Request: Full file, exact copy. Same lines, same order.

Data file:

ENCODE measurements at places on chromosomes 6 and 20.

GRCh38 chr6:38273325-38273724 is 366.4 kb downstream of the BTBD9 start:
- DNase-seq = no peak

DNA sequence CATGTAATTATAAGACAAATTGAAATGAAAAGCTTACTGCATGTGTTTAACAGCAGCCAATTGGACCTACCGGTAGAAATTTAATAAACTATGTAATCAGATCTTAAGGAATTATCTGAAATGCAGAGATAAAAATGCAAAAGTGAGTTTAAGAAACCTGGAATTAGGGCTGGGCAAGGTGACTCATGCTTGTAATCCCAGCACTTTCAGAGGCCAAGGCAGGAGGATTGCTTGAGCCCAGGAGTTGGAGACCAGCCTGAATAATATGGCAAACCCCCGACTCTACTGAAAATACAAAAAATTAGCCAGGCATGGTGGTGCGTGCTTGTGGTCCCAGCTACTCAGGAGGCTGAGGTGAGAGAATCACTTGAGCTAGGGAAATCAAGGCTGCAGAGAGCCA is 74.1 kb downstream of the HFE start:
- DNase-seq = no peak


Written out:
ENCODE measurements at places on chromosomes 6 and 20.

GRCh38 chr6:38273325-38273724 is 366.4 kb downstream of the BTBD9 start:
- DNase-seq = no peak

DNA sequence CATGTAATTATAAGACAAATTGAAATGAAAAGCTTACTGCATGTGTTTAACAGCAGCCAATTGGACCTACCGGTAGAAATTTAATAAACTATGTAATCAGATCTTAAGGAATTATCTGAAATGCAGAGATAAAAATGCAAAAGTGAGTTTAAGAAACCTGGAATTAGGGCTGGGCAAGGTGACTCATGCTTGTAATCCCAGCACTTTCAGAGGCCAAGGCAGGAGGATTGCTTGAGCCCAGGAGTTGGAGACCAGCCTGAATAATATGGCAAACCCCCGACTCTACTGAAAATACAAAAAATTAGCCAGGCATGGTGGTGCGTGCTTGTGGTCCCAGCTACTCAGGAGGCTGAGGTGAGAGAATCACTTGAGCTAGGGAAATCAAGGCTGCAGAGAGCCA is 74.1 kb downstream of the HFE start:
- DNase-seq = no peak